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The Guardians Picked A Direction

Aaron Civale #43 of the Cleveland Guardians pitches in the first inning against the Pittsburgh Pirates during inter-league play at PNC Park on July 19, 2023 in Pittsburgh, Pennsylvania.
Justin K. Aller/Getty Images

With all due dues to Comrade Roth, who explained this better here than we will below, the real conundrum du jour is not with the New York Mets or San Diego Padres, who are in divisions performing better than they are, or with the Chicago White Sox, who are just rank. It is with the Cleveland 'Ians, who were once Ind but now are Guard. They had to look at their place in the standings and decide, Are we the second-best team in our division and a layer of plaque away from leading the same, or are we 11th, as close to the Tigers as the Blue Jays?

We know what they decided when they traded starting pitcher Aaron Civale to Tampa Bay for the alleged promise and bad shoulder of first baseman Kyle Manzardo. They decided that being a half-game (now a full game) behind the free-falling Minnesota Twins is a lie and that being a doomed also-ran is what they really are. Now there's a message for players, managers and fans to hold close to their chests as they give away their season.

Put another way, two chirpers on MLB Radio were trying to explain this deal in an evenhanded way as is their mandate, and the one (I couldn't recognize either voice except to say that neither was Mark Jackson) defending Cleveland's thinking opened with the blood-curdling phrase, "From an organizational standpoint." At that point, the words that followed turned to dulling static because nonsense would surely ensue.

There were other second-level deals made by contenders as the day went on, with the Cubs weirdly being the most aggressive team despite being 3.5 games back, but Arizona and Milwaukee also taking stuff off the shelves. In fact, the Diamondbacks took Seattle's closer, Paul Sewald, while the Mariners are also 3.5 back. Neither of those teams are out of anything either, but they're not in like Cleveland ought to think it is.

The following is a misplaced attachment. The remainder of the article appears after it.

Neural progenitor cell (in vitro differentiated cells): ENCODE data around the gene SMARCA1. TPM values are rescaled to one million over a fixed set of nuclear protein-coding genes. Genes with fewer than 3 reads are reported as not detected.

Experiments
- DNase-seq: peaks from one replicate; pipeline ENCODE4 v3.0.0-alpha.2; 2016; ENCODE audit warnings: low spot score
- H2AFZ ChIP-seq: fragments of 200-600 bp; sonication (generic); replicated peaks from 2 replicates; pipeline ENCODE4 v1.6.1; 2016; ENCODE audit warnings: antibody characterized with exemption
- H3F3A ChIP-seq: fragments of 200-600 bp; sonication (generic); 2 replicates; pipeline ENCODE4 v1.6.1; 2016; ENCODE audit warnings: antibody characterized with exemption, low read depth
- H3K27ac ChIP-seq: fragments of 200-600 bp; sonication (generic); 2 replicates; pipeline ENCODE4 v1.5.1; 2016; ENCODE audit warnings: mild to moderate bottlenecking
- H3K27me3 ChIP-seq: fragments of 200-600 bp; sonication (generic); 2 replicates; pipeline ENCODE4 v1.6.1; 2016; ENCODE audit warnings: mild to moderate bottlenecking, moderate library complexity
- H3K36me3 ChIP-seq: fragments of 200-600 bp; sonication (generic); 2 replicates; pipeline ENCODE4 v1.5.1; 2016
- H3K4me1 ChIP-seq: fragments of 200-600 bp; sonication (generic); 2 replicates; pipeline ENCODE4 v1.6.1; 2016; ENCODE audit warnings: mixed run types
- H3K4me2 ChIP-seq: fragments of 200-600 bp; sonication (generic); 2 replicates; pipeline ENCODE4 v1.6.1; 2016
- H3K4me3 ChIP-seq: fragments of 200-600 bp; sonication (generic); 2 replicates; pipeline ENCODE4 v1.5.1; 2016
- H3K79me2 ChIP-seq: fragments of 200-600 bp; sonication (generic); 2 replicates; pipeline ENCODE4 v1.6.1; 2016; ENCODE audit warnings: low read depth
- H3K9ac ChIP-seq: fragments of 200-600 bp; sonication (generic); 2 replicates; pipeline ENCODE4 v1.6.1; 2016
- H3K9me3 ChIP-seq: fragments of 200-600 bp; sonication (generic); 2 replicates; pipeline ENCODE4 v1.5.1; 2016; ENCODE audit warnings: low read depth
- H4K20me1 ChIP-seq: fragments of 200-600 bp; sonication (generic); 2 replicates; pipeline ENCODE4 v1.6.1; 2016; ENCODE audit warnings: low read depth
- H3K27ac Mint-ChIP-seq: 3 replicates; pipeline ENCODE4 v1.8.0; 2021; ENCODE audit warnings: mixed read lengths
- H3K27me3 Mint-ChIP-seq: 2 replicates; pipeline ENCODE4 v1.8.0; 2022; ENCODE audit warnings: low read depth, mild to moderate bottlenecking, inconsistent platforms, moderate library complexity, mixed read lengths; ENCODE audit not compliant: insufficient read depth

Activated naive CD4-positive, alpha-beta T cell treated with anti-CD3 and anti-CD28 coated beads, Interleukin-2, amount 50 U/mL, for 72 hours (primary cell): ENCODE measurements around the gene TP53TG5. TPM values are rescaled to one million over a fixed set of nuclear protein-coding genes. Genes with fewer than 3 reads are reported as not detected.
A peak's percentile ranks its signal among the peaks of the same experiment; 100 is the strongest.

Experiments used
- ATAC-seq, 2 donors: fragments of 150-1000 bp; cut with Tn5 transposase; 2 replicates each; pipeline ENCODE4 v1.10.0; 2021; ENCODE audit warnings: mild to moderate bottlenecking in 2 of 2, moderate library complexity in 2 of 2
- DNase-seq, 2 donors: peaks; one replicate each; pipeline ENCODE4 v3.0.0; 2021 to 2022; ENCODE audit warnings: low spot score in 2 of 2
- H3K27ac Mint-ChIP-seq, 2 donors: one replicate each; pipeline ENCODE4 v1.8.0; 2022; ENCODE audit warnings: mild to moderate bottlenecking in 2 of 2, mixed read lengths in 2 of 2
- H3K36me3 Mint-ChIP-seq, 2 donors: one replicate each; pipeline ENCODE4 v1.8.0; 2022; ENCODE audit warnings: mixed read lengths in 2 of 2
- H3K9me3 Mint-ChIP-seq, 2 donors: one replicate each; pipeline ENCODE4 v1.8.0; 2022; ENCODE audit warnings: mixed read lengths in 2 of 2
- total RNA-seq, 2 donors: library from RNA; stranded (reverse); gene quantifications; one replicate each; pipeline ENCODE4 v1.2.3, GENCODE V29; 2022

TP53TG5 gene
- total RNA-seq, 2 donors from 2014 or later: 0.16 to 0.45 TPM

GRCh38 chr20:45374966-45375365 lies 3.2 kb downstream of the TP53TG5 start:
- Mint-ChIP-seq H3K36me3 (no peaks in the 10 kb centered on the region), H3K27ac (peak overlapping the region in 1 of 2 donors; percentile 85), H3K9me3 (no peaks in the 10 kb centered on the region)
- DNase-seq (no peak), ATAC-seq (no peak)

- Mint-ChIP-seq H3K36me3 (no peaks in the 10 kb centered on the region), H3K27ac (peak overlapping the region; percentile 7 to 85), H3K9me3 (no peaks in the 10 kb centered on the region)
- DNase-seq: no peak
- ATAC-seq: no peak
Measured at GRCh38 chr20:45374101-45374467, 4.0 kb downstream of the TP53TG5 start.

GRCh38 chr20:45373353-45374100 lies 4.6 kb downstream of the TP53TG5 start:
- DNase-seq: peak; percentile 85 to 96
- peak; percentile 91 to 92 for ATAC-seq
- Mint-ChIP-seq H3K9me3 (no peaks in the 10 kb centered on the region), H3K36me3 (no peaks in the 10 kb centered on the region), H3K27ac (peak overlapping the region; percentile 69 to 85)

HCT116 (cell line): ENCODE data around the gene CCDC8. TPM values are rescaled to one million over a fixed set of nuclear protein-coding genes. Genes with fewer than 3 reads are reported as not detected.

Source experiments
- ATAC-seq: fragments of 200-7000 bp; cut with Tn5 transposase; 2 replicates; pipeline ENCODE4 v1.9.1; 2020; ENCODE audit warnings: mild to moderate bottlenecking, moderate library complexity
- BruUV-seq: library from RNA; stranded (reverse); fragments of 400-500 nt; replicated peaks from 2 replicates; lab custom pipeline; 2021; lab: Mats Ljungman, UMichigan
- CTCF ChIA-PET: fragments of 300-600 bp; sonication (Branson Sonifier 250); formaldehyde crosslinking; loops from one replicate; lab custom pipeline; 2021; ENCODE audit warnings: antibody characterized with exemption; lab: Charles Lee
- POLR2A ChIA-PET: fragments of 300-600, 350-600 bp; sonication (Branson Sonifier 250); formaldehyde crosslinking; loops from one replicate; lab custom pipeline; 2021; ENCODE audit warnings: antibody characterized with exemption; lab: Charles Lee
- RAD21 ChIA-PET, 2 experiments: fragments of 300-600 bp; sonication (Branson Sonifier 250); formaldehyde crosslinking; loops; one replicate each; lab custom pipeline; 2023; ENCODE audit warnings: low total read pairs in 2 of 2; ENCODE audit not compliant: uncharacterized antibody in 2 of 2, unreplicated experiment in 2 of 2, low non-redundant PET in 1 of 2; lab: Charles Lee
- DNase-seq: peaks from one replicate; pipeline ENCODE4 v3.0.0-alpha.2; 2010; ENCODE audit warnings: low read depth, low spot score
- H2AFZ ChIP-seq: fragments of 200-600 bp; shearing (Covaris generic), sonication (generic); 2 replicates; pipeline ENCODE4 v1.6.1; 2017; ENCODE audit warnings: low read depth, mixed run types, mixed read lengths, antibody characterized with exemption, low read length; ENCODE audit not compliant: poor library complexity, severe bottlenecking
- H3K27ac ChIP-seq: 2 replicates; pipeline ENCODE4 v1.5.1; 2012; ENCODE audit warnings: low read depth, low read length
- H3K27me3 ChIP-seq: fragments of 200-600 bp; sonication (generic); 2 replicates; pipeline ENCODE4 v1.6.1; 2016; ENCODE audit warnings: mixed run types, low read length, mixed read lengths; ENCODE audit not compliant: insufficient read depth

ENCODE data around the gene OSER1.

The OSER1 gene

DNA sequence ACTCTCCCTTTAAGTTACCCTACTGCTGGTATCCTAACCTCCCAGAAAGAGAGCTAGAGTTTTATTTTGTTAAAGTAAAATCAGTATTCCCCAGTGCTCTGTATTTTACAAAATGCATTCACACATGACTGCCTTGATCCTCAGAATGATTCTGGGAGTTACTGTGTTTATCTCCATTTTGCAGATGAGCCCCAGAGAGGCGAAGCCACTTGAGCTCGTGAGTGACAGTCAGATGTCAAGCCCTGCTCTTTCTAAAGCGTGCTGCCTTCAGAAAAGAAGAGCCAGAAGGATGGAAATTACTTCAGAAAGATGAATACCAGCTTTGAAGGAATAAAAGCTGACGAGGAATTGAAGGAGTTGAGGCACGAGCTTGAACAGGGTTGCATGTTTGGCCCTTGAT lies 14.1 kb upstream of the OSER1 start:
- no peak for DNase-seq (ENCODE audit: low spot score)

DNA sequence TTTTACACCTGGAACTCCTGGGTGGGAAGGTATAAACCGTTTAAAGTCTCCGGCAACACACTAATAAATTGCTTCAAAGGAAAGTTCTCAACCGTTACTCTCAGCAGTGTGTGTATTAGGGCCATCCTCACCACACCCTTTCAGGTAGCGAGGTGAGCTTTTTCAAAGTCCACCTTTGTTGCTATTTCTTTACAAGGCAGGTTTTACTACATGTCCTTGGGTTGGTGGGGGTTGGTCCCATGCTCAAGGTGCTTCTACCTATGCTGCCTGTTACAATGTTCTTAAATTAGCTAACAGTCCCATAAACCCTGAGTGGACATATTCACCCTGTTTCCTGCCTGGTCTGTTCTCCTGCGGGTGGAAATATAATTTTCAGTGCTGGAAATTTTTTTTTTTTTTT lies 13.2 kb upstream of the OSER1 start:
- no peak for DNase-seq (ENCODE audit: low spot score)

The simple truth here is that pennant races, or in this case wild-card races, are still precious things not to be squandered except in an emergency like extreme awfulness, and the Guards are by no means that. Yes, they have a pipeline of starting pitchers, and yes they are dead last in home runs by 12 percent over the hideous Washington Nationals, but this is not a difficult choice that baseball ops guy Chris Antonetti seems to have bollixed up because despite his denials that he is bailing on the season he chose to view his team in a vacuum—winning half their games, all of them seemingly by a score of zero-to-minus-one—rather than as part of a deeply crummy whole. They cannot reasonably be expected to catch any team in the playoff race unless they know something about Tampa, Houston, and Toronto that we don't, but surely being a game behind the Twins with 55 to play is relatively surmountable.

I mean, it's the Twins, whose best healthy every day player is second baseman Edouard Julien, and whose best pitcher by WAR, Sonny Gray, is apparently available to suitors for the right number of controllable preteens. They have a 67 percent chance of making the postseason according to Baseball Reference, but they have also not been more than two games above .500 since June 3. They seem the very antithesis of the kind of team that is ready to pull away from a dismal field.

Now it would be damned hilarious if somehow the Clevelands managed to win the Central anyway, with or without Manzardo, whose resume before this year was actually quite reasonable as prospects who get traded for regular starting pitchers go. The idea that Antonetti might be as wrong about his team's present as he is eager to imagine its future is the kind of own that only general managers truly feel, as it precludes them taking credit for the thing in which they don't believe.

But that isn't justice. The 'Ians players got the message as it was sent, and if they have the gumption to defy their superiors by winning anyway, that's up to them, but if they do manage the incredibly difficult feat of closing a gap that isn't even nine innings wide, they should make sure that every interview they do before they host their first playoff game includes the phrase, From an organizational standpoint, we were regarded like we were the Royals, yet here we are. We bet they don't.

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